There are a number of well-established books out there that promise to have the ‘not so secret’ rules of writing a successful screenplay. Basically someone, who usually has no screenplay credits of note, tries to come with some rules of their own, based on films they like (and vaguely fit the theory), and then continue to force any film they can into their rigid structure.
The problem with all these different approaches is that they obviously reflect the fact that films are made in different ways. So no one’s golden guidelines are going to be represented in every successful film, although its amazing how many of these gurus insist they do. Which of course means any film that doesn’t meet these precious commandments, that sell a gazillion books a year, automatically become their enemy. These films are saying, ‘actually, there is more than one way to skin a cat. (Blake Synder pun intended) Your book isn’t the definitive guide it claims to be.’
So the author has a few choices: still try and claim it fits hoping the wool covers the entire head, ignore the film and hope no one asks about it (most common), criticise the film.
It’s the final one that inspired this post. I’ve read most of the top screenplay books over the years: Save The Cat (Snyder), Story (McKee – as well as been on his course), Screenplay: The Foundations of Screenwriting (Field) and Writer’s Journey (Vogler) to name a few. I’m happy with what I’ve learned from them, I feel I know enough to go ahead and write a feature (which I’m doing) but there was school of thought that I knew I was missing from my collection and that was John Truby’s 22-Steps to Becoming a Master Storyteller – who coincidentally is running a course in London soon.
The main reasons for not getting this book were because I felt I had spent enough time and money on courses and books but also because I know he is strongly against the three act structure which all the other books, and my own observations/analysis, lean towards. It’s not definitive, but prolific and advised for a new writer.
So anyway, Truby’s take on screenwriting is the most different of them all and therefore the likelihood of finding films that don’t meet his structure are possibly high. I’ve been reading his blog as he boldly reviews movies on it. I say boldly because these movies are obviously rated for how they fit to his rules. I say boldly because he watched Frost/Nixon, a hugely successful and acclaimed film and one that doesn’t fit his 22-steps, and out of the three choices mentioned earlier he chose the last one. In fact he ripped it apart.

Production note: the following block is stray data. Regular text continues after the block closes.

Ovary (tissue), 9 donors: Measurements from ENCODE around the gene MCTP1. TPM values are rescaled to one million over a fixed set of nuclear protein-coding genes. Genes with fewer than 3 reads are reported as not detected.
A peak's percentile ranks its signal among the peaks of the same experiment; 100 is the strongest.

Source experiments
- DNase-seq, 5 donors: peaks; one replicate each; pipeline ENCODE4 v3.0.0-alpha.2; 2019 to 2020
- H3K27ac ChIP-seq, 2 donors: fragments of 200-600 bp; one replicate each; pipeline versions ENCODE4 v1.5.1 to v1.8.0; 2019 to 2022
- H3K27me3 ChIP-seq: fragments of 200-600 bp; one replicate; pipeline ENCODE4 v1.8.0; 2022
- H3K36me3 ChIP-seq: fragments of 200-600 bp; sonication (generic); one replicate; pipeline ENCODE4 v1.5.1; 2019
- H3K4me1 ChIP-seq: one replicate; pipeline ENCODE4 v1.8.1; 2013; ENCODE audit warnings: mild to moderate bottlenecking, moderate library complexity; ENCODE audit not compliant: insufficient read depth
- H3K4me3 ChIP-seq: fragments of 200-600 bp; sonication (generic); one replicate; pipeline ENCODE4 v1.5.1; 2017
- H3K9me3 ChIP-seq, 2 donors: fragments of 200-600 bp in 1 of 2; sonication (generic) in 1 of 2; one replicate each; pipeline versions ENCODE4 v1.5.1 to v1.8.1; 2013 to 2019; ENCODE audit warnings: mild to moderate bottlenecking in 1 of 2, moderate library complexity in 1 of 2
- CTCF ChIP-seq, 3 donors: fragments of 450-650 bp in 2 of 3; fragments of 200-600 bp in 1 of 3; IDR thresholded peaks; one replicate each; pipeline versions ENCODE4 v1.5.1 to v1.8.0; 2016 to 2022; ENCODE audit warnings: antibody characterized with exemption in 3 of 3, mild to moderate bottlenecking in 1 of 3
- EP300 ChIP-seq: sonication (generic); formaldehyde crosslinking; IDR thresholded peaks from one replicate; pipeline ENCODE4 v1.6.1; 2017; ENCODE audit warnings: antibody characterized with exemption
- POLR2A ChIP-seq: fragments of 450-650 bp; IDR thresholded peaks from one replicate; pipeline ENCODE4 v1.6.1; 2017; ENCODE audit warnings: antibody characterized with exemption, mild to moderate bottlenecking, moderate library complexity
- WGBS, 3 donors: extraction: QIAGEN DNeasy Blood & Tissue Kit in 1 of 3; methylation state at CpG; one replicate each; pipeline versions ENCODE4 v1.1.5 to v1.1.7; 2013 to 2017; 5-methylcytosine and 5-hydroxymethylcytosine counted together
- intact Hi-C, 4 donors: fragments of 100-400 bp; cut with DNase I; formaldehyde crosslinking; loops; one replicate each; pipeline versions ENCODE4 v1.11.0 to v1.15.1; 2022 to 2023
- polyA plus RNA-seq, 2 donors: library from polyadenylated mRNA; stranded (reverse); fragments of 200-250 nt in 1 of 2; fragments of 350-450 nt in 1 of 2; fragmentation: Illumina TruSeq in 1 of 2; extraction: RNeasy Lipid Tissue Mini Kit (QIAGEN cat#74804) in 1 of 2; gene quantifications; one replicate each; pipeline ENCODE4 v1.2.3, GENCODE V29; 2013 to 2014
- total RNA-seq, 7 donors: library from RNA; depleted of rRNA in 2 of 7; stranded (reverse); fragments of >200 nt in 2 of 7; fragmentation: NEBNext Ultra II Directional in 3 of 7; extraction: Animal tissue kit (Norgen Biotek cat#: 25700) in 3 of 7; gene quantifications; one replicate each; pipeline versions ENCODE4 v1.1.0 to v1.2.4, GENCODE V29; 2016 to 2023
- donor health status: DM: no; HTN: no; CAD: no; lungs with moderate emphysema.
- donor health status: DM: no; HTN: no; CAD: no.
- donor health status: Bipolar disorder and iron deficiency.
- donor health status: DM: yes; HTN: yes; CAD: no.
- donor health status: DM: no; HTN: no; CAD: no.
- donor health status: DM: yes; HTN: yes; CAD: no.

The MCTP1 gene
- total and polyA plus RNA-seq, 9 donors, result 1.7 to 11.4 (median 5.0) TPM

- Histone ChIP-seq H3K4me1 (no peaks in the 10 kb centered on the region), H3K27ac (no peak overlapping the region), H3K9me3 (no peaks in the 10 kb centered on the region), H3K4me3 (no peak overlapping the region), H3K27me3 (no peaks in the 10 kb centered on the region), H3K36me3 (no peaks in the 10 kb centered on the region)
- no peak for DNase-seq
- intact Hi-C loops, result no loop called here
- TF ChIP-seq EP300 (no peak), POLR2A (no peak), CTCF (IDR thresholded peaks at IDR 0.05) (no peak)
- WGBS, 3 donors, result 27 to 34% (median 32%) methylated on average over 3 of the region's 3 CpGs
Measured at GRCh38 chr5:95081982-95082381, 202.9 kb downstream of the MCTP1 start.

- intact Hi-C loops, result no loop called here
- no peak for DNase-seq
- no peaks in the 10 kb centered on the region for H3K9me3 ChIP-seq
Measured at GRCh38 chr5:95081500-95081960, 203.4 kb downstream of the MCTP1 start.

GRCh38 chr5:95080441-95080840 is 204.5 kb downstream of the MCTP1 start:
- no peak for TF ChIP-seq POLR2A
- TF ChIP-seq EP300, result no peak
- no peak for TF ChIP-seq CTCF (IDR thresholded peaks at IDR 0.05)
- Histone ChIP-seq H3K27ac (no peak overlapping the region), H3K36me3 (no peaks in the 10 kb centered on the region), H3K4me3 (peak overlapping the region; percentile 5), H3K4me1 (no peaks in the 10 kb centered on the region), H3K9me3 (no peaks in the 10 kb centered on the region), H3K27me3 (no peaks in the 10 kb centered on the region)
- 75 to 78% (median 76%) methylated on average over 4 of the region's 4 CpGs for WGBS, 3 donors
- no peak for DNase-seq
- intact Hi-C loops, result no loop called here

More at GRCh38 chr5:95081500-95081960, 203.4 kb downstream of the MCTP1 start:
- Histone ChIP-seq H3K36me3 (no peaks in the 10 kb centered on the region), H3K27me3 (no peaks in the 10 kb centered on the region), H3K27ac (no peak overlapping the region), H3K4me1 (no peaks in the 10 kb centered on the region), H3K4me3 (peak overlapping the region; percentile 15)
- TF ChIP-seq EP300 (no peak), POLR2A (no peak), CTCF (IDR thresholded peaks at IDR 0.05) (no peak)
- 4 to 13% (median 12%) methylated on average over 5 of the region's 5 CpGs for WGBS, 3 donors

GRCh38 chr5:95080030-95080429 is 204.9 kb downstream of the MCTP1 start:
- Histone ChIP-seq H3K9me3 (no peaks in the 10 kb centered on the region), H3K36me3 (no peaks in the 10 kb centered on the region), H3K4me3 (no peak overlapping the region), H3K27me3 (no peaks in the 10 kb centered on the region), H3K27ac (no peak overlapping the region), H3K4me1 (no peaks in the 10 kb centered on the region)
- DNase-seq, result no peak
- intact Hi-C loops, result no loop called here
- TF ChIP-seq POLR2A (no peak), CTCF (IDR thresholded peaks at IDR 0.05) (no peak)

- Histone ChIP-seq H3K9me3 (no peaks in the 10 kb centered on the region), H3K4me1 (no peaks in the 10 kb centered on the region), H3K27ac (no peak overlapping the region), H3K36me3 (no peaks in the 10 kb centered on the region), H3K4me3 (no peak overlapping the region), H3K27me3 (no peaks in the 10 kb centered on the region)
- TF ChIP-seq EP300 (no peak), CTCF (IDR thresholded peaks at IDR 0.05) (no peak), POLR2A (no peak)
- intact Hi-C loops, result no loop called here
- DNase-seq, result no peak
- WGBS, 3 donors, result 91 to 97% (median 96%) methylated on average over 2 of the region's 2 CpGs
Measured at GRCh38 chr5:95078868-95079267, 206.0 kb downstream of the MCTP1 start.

Now, there’s nothing wrong with criticising a film – we all have different tastes. But when you pin your argument of how to make a successful screenplay in opposition to a film that was an award-winning, five times Oscar-nominated (including screenplay), publically admired (8/10 on IMDB) hit, then you’ve lost a lot of credibility in my book (Titled ‘Save The Story – A Writer’s Foundation Journey’).
The point is that all these books are limited to their own (sometimes too rigid) guidelines and the truth is that it is rare that any two successful writers write the same way. Listen to the many podcasts with writers for proof. I bet that not one successful writer has stuck 100% to any set of rules in any of these books. The books are useful as they are all theories and can give you ideas to help you on your way. Just don’t stick to them rigidly as they don’t tell the whole picture. Do what you feel is right, don’t be fooled by the limits these authors have to live by.
I might well buy John Truby’s book in the future just to see his views on things, but won’t be going on the course as that’s almost commiting to his thoery. And as one of many Frost/Nixon fans, if he doesn’t think people should write like that then it’s not really for me. (Dragon’s Den Impression) And for that reason I’m out.